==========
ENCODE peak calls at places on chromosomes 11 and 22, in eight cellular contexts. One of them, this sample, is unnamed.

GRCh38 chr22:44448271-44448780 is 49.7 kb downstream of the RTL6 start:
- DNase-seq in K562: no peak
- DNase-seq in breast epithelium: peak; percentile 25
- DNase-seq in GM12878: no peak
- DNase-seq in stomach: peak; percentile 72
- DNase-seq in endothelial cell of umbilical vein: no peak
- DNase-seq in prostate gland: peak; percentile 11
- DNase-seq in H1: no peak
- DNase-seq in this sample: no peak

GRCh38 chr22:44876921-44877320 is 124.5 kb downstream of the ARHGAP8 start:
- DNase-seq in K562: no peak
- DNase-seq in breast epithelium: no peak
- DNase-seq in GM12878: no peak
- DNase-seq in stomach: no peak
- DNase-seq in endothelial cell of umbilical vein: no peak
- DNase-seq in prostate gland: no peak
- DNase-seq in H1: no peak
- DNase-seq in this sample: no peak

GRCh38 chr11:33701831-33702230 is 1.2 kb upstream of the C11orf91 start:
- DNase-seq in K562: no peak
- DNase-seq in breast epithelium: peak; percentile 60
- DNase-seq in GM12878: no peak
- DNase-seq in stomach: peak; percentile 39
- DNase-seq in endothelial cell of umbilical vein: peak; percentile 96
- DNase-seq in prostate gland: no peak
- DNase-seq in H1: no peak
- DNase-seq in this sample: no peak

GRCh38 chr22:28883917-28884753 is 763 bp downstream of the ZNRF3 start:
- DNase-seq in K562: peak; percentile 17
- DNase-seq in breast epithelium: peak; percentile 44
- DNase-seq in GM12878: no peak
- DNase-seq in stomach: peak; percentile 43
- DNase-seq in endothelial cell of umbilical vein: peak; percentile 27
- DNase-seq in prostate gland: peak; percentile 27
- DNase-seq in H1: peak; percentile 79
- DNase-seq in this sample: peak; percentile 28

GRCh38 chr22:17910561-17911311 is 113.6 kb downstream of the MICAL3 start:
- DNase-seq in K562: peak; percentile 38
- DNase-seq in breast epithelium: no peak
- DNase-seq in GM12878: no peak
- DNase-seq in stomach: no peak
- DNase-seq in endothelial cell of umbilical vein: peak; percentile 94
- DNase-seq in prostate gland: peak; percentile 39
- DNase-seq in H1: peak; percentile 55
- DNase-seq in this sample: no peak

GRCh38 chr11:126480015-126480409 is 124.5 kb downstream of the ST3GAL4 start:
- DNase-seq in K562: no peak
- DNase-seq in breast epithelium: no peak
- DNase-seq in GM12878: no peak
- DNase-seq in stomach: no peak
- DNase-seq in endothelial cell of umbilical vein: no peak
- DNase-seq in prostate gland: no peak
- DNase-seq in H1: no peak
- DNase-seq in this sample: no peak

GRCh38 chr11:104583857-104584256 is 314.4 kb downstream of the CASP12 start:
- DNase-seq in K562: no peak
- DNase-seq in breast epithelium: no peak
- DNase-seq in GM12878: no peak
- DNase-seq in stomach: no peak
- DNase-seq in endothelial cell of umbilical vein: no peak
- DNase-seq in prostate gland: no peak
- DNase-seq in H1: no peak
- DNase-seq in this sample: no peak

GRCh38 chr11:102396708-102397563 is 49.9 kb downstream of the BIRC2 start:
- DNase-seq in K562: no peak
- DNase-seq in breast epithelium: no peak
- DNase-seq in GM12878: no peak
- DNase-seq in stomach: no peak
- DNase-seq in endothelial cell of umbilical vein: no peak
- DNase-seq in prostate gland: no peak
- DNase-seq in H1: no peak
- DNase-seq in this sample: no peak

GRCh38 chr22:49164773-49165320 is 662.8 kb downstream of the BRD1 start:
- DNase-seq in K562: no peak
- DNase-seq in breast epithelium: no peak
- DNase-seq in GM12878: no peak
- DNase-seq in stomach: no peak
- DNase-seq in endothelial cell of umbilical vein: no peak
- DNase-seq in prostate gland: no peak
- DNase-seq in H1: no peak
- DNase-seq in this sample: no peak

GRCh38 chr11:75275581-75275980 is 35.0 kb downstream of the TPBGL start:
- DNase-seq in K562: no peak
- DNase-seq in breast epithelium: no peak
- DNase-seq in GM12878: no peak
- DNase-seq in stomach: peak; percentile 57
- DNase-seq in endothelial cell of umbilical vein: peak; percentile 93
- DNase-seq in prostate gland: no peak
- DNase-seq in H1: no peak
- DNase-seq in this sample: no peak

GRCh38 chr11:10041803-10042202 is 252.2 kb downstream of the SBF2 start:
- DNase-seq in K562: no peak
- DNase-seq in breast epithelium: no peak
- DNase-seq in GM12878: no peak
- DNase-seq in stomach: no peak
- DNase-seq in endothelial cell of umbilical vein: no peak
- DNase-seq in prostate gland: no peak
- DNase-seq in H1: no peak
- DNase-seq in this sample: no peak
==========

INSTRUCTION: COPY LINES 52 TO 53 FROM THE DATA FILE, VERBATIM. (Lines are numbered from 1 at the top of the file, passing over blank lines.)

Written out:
- DNase-seq in endothelial cell of umbilical vein: no peak
- DNase-seq in prostate gland: no peak